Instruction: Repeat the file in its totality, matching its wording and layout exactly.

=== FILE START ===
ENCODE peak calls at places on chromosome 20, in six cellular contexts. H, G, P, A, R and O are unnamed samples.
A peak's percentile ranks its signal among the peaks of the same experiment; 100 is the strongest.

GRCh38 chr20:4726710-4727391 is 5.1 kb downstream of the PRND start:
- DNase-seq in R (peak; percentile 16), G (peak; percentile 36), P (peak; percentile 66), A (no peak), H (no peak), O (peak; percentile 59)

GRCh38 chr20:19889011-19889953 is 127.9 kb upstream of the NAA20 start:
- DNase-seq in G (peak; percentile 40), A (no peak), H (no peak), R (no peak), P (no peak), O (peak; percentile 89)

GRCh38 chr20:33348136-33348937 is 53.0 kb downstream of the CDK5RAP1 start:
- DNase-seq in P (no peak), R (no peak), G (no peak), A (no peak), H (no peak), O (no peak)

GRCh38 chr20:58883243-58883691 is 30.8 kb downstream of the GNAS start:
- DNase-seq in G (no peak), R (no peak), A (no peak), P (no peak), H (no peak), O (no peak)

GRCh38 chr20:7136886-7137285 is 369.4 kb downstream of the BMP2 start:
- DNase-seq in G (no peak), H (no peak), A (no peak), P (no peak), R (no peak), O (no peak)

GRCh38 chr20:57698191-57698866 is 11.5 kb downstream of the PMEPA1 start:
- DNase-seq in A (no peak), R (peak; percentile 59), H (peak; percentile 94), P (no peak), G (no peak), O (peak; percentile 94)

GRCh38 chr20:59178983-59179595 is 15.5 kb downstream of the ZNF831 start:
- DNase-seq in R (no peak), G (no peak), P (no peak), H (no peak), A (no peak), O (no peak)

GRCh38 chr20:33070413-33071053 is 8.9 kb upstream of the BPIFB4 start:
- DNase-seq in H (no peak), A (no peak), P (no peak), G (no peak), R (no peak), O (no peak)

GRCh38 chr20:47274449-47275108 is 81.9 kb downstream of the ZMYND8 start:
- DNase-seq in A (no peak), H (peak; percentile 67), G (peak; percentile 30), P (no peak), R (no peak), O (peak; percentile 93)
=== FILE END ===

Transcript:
ENCODE peak calls at places on chromosome 20, in six cellular contexts. H, G, P, A, R and O are unnamed samples.
A peak's percentile ranks its signal among the peaks of the same experiment; 100 is the strongest.

GRCh38 chr20:4726710-4727391 is 5.1 kb downstream of the PRND start:
- DNase-seq in R (peak; percentile 16), G (peak; percentile 36), P (peak; percentile 66), A (no peak), H (no peak), O (peak; percentile 59)

GRCh38 chr20:19889011-19889953 is 127.9 kb upstream of the NAA20 start:
- DNase-seq in G (peak; percentile 40), A (no peak), H (no peak), R (no peak), P (no peak), O (peak; percentile 89)

GRCh38 chr20:33348136-33348937 is 53.0 kb downstream of the CDK5RAP1 start:
- DNase-seq in P (no peak), R (no peak), G (no peak), A (no peak), H (no peak), O (no peak)

GRCh38 chr20:58883243-58883691 is 30.8 kb downstream of the GNAS start:
- DNase-seq in G (no peak), R (no peak), A (no peak), P (no peak), H (no peak), O (no peak)

GRCh38 chr20:7136886-7137285 is 369.4 kb downstream of the BMP2 start:
- DNase-seq in G (no peak), H (no peak), A (no peak), P (no peak), R (no peak), O (no peak)

GRCh38 chr20:57698191-57698866 is 11.5 kb downstream of the PMEPA1 start:
- DNase-seq in A (no peak), R (peak; percentile 59), H (peak; percentile 94), P (no peak), G (no peak), O (peak; percentile 94)

GRCh38 chr20:59178983-59179595 is 15.5 kb downstream of the ZNF831 start:
- DNase-seq in R (no peak), G (no peak), P (no peak), H (no peak), A (no peak), O (no peak)

GRCh38 chr20:33070413-33071053 is 8.9 kb upstream of the BPIFB4 start:
- DNase-seq in H (no peak), A (no peak), P (no peak), G (no peak), R (no peak), O (no peak)

GRCh38 chr20:47274449-47275108 is 81.9 kb downstream of the ZMYND8 start:
- DNase-seq in A (no peak), H (peak; percentile 67), G (peak; percentile 30), P (no peak), R (no peak), O (peak; percentile 93)